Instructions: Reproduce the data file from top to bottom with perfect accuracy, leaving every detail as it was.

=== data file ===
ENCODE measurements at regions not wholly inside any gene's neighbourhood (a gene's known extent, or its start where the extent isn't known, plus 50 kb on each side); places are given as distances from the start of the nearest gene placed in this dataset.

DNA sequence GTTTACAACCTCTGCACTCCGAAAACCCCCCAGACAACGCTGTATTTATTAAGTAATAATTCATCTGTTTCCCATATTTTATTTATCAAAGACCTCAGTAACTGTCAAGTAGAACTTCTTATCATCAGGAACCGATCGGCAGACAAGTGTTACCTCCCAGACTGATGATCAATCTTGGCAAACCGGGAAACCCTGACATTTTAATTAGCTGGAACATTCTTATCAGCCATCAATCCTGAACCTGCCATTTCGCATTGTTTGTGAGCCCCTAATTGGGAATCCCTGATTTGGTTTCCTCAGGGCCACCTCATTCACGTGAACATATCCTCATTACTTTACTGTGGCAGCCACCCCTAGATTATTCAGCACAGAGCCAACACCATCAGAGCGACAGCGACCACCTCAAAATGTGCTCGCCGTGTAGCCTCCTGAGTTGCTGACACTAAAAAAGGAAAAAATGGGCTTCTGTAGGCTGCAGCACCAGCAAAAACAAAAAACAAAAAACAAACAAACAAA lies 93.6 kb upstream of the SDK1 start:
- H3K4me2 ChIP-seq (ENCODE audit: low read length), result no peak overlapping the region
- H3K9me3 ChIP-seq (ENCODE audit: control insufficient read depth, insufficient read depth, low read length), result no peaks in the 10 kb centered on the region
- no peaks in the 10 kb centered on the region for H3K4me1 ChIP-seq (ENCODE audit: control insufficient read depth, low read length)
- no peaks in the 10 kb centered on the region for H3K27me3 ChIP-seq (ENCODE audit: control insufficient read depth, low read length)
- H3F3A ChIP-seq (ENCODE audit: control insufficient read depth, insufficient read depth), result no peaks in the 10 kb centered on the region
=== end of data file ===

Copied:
ENCODE measurements at regions not wholly inside any gene's neighbourhood (a gene's known extent, or its start where the extent isn't known, plus 50 kb on each side); places are given as distances from the start of the nearest gene placed in this dataset.

DNA sequence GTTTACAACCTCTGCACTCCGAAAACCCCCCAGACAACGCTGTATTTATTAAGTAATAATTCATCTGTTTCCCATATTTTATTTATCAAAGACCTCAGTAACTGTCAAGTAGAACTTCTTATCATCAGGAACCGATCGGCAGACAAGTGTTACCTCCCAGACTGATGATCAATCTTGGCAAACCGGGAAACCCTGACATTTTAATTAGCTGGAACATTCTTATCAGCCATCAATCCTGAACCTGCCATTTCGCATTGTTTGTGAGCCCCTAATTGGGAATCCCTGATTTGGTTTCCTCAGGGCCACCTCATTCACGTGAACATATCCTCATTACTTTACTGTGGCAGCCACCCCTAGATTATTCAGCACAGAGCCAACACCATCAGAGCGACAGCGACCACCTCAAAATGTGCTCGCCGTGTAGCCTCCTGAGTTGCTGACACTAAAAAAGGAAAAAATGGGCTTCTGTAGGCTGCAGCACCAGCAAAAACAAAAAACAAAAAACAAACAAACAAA lies 93.6 kb upstream of the SDK1 start:
- H3K4me2 ChIP-seq (ENCODE audit: low read length), result no peak overlapping the region
- H3K9me3 ChIP-seq (ENCODE audit: control insufficient read depth, insufficient read depth, low read length), result no peaks in the 10 kb centered on the region
- no peaks in the 10 kb centered on the region for H3K4me1 ChIP-seq (ENCODE audit: control insufficient read depth, low read length)
- no peaks in the 10 kb centered on the region for H3K27me3 ChIP-seq (ENCODE audit: control insufficient read depth, low read length)
- H3F3A ChIP-seq (ENCODE audit: control insufficient read depth, insufficient read depth), result no peaks in the 10 kb centered on the region